• Foundation: Focuses on being an enterprise-grade framework that provides professional and flexible design capabilities.
  • Tailwind CSS: A utility-first framework that provides low-level utility classes to build designs directly in your markup.
  • Bulma: A modern framework that is based on Flexbox and is known for its simplicity and ease of use.
  • Materialize: A framework based on Material Design principles that provides components and animations that conform to Google's Material Design guidelines.

CSS frameworks are a significant boon for rapid development and prototyping, as they can save time and effort in setting up the basic design structure. However, they may also come with a learning curve, and in some cases, they can lead to bloated codebases if not used carefully. It's important for developers to weigh the pros and cons and choose a framework that best fits the project's needs.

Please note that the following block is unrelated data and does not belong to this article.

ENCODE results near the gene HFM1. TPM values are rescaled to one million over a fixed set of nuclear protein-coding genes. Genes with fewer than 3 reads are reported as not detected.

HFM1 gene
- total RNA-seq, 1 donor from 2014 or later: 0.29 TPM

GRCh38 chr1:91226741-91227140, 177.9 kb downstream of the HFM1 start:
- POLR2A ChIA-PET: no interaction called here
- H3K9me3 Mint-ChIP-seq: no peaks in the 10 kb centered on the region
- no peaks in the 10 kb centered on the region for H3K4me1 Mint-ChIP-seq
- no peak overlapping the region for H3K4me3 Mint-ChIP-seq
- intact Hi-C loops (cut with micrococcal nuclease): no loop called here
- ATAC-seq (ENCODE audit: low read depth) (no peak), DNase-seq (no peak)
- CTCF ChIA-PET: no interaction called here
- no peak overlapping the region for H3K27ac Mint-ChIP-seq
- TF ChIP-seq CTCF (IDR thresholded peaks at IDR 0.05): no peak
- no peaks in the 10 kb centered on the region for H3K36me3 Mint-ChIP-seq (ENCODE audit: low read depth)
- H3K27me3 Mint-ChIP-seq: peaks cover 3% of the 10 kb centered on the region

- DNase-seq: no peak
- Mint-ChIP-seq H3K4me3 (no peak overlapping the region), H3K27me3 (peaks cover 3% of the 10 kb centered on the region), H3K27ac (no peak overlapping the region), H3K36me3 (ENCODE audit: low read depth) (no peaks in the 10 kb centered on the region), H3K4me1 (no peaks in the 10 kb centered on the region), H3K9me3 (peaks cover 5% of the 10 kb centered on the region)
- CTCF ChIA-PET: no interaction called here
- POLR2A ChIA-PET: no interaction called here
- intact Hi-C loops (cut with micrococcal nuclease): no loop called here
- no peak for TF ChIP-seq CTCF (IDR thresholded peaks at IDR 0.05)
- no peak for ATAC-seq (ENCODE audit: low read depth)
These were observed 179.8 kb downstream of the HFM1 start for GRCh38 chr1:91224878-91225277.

7. Component library

A component library is a collection of reusable components for a web or mobile application. These components can range from simple elements like buttons and input fields to complex UI constructs like date pickers, modals, and data grids. The idea behind a component library is to provide a consistent set of building blocks that developers can use to assemble user interfaces more efficiently.

Key aspects of component libraries include:

  1. Reusability: Components are designed to be reused across different parts of an application or even across different projects.
  2. Consistency: By using components from the same library, you ensure a consistent look and feel across your application, which is important for user experience and brand identity.